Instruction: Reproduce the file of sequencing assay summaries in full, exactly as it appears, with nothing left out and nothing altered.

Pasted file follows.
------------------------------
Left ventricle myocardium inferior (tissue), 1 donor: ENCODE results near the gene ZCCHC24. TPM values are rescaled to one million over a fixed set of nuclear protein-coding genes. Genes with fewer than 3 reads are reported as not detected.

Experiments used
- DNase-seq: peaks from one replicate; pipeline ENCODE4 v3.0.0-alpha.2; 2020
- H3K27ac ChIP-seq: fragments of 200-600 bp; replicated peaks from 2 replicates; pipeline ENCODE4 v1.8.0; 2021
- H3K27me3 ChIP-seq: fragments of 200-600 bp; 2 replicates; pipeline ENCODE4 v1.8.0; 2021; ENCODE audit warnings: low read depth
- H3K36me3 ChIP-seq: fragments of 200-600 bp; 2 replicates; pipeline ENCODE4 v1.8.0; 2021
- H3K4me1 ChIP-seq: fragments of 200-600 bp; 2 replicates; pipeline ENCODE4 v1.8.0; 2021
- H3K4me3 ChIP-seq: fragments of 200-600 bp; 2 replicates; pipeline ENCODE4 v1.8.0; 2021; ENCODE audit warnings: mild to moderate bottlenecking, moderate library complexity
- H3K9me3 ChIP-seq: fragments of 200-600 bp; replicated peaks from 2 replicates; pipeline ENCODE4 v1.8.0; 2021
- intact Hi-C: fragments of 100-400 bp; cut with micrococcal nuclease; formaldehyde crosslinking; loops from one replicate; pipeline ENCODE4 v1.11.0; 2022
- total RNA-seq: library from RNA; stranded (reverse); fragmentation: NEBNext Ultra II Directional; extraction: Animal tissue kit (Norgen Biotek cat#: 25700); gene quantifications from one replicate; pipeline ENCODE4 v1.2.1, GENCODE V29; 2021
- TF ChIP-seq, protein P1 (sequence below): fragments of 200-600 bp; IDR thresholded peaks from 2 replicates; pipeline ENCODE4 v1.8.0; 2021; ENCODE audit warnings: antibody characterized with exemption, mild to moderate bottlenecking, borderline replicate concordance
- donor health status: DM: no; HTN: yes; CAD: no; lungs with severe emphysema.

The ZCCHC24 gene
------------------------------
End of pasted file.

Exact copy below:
Left ventricle myocardium inferior (tissue), 1 donor: ENCODE results near the gene ZCCHC24. TPM values are rescaled to one million over a fixed set of nuclear protein-coding genes. Genes with fewer than 3 reads are reported as not detected.

Experiments used
- DNase-seq: peaks from one replicate; pipeline ENCODE4 v3.0.0-alpha.2; 2020
- H3K27ac ChIP-seq: fragments of 200-600 bp; replicated peaks from 2 replicates; pipeline ENCODE4 v1.8.0; 2021
- H3K27me3 ChIP-seq: fragments of 200-600 bp; 2 replicates; pipeline ENCODE4 v1.8.0; 2021; ENCODE audit warnings: low read depth
- H3K36me3 ChIP-seq: fragments of 200-600 bp; 2 replicates; pipeline ENCODE4 v1.8.0; 2021
- H3K4me1 ChIP-seq: fragments of 200-600 bp; 2 replicates; pipeline ENCODE4 v1.8.0; 2021
- H3K4me3 ChIP-seq: fragments of 200-600 bp; 2 replicates; pipeline ENCODE4 v1.8.0; 2021; ENCODE audit warnings: mild to moderate bottlenecking, moderate library complexity
- H3K9me3 ChIP-seq: fragments of 200-600 bp; replicated peaks from 2 replicates; pipeline ENCODE4 v1.8.0; 2021
- intact Hi-C: fragments of 100-400 bp; cut with micrococcal nuclease; formaldehyde crosslinking; loops from one replicate; pipeline ENCODE4 v1.11.0; 2022
- total RNA-seq: library from RNA; stranded (reverse); fragmentation: NEBNext Ultra II Directional; extraction: Animal tissue kit (Norgen Biotek cat#: 25700); gene quantifications from one replicate; pipeline ENCODE4 v1.2.1, GENCODE V29; 2021
- TF ChIP-seq, protein P1 (sequence below): fragments of 200-600 bp; IDR thresholded peaks from 2 replicates; pipeline ENCODE4 v1.8.0; 2021; ENCODE audit warnings: antibody characterized with exemption, mild to moderate bottlenecking, borderline replicate concordance
- donor health status: DM: no; HTN: yes; CAD: no; lungs with severe emphysema.

The ZCCHC24 gene